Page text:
C.A.A.Ts in a Box
To encourage motorists to stop and donate, freshman Aaron Bennet held a sign suggesting just that. Each sign said something different, and were used to bring awareness to homelessness, poverty, and hunger in America.
The CAAT team accepted not only canned goods, but also cash, as sophomore Craig Cropek’s sign points out. They reaised $226 cash, which they donated to Five Loaves Meal Ministiry in Ark City.
Cars honked and waved if they couldn’t stop as freshmen Ashley Flaming and Aaren Blossom held signs. 254 lbs. of canned goods were donated, which the CAAT team brought to Manna Ministries.
Though it rained on the CAAT Team that night, the members endured through it, because that’s exactly what a homeless person would have to deal with. The outside of the box was decorated with different facts about homelessness in America.
The CAAT team, as well as other volunteers, camped out in a box from 3 p.m. Friday March 29 afternoon until 3 p.m. Saturday March 30. The CAAT in a Box camp was located in the W.S. Scott Auditorium parking lot. (photos by Autumn Mumford)
April 4, 2013
campus Cowley college
“The Haunted Windchimes”, whose music is based on traditional folk and American roots, performed for students and members of the community. Their style takes elements from bluegrass, blues and country which gives them a distinctive sound. The band members include: Desirae Garcia (ukulele), Chela Lujan (banjo), Inaiah Lujan (guitar), Mike Clark (harmonica, guitar and mandolin) and Sean Fanning (stand-up bass). The group, from Colorado, started in 2006 with their release of their EP “Verse/Visa”. “The Haunted Windchimes” are scheduled to perform in September of 2013 at the Walnut Valley Festival, which is held in Winfield third weekend of September every year. (Photos by Brittany Collins)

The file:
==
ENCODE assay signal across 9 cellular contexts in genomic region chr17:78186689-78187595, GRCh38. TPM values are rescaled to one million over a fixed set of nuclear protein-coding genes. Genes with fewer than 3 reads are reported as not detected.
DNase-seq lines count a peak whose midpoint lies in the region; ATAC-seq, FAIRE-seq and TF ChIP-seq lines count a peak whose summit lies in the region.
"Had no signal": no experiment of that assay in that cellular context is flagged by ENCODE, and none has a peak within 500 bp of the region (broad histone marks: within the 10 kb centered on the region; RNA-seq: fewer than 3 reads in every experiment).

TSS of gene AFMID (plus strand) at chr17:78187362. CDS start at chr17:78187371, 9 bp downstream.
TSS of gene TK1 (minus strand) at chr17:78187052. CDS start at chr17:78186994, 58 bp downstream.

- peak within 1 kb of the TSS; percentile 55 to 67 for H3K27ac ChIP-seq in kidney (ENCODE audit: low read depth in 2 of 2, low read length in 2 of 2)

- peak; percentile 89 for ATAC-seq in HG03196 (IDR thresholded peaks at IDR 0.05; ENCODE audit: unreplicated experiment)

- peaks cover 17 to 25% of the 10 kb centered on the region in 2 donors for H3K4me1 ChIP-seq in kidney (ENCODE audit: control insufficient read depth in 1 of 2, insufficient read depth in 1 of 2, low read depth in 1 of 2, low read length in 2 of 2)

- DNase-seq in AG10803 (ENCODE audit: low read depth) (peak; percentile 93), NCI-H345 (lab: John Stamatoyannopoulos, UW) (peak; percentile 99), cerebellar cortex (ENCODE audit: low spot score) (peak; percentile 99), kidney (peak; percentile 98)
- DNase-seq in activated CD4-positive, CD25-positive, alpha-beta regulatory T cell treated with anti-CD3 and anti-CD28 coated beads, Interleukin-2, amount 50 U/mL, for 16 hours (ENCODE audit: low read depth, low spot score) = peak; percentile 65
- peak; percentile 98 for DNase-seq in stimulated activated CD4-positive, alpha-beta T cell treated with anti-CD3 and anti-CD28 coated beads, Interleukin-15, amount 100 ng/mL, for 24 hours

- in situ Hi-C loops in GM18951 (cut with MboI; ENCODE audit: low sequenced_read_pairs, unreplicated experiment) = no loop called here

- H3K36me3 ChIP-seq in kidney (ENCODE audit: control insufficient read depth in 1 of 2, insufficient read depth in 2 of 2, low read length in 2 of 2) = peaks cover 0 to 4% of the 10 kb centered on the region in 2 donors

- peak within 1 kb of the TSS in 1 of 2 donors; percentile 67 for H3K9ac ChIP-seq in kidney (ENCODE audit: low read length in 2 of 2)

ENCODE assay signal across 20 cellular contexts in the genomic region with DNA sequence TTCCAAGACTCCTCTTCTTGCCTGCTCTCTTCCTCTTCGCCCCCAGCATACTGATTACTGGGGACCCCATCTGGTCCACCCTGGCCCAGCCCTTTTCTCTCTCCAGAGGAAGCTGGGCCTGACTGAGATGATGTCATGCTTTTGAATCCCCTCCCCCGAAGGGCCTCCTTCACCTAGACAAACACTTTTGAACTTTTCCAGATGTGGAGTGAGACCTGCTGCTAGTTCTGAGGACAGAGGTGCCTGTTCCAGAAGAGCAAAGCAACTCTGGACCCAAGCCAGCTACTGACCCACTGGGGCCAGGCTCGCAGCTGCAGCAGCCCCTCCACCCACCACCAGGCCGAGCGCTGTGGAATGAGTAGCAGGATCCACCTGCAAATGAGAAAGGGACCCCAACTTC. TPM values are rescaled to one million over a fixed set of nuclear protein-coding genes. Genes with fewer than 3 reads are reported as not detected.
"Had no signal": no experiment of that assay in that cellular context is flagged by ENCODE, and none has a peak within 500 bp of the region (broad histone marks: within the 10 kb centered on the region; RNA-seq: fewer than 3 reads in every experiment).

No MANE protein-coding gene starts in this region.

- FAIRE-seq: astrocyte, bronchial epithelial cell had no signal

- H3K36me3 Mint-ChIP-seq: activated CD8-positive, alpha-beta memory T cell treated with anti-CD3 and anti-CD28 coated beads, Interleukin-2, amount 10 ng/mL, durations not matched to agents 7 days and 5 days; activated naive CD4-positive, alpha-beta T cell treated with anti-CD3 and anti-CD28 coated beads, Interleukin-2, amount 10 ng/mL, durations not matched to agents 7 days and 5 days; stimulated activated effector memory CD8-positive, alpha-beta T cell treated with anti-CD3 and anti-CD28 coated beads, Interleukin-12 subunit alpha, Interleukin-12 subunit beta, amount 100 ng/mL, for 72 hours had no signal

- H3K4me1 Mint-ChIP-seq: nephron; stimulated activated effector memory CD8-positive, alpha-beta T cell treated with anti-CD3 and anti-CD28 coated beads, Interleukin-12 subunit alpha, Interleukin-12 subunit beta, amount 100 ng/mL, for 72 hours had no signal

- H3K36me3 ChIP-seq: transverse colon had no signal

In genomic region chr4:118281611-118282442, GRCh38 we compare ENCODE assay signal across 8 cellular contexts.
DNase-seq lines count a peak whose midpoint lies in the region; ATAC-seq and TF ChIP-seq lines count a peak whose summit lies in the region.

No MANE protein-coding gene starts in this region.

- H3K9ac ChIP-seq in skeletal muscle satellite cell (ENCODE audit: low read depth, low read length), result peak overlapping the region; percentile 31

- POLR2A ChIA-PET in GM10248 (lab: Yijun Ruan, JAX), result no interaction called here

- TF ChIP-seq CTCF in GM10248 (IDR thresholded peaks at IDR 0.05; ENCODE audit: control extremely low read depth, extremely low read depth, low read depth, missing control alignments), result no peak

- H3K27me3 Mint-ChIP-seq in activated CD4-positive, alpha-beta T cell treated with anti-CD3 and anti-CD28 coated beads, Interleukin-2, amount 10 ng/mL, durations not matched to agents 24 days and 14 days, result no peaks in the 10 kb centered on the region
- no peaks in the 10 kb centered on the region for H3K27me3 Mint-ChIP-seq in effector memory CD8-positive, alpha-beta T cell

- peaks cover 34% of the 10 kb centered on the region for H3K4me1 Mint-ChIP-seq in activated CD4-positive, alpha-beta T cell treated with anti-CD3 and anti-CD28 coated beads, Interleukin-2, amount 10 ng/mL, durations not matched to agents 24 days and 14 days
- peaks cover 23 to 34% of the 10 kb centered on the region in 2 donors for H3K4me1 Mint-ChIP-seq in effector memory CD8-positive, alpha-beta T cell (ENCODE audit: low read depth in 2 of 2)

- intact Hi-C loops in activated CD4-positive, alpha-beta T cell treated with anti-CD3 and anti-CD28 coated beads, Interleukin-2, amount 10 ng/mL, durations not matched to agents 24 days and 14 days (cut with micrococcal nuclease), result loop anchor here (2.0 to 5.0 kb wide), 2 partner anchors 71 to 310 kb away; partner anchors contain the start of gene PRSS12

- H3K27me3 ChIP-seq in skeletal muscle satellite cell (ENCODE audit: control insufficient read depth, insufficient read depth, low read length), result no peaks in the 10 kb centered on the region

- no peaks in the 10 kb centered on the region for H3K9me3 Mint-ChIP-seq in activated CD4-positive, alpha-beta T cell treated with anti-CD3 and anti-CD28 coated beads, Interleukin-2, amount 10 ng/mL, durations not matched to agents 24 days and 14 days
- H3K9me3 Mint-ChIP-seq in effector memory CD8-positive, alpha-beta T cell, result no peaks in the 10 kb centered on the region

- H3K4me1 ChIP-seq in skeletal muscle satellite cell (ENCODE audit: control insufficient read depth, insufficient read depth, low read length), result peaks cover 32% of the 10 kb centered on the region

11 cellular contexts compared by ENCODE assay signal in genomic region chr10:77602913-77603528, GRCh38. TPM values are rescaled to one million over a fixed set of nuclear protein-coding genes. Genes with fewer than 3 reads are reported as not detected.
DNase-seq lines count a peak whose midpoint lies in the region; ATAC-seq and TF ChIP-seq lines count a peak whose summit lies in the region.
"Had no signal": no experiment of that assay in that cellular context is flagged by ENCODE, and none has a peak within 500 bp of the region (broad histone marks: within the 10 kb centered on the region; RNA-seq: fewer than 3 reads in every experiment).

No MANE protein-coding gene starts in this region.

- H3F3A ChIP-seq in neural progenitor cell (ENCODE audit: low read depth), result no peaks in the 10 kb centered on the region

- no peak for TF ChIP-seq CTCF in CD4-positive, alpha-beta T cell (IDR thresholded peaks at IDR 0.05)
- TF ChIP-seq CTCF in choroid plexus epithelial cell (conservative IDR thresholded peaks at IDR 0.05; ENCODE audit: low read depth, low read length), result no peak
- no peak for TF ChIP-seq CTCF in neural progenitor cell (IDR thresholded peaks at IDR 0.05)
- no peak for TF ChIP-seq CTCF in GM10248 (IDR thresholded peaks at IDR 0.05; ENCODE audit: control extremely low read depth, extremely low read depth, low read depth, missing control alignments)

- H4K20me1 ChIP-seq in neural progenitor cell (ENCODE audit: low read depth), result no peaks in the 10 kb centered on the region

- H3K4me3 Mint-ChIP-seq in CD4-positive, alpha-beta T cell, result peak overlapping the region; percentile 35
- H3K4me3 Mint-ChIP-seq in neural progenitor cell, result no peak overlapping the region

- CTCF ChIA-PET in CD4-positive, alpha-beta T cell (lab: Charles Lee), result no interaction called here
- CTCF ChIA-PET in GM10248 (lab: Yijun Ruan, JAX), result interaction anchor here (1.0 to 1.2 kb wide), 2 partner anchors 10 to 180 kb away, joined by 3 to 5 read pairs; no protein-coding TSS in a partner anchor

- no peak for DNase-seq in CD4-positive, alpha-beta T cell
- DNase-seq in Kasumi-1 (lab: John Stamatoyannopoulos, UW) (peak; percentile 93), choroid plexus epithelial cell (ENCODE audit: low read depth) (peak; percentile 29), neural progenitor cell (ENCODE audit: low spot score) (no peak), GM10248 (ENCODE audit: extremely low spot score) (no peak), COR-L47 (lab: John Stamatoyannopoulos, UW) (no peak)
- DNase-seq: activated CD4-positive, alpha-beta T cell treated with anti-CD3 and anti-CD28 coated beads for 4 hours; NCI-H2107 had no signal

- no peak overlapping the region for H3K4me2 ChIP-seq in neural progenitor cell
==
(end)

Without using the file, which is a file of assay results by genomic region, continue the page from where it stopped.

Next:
easter egg hunt Top left: After finding so many Easter eggs, freshman Hosea Bottley, happily picks his grand Easter basket, provided by Kristi Shaw, director of student life. Top right: Before the egg hunt, students surround the Deli catching up, and making plans of where to look for Easter eggs. Bottom left: Students gather round Kristi Shaw before they head out to the secret destination to find prizes inside the Easter eggs. The prizes consisted of money, candy and prizes. Bottom Right: Kristi Shaw regulates the rules to all the students participating in the Easter egg hunt. Students had to search Paris Park for the eggs which had different colored items that were to be brought back to the Deli to receive their prizes. (photos by Wendy Brigido)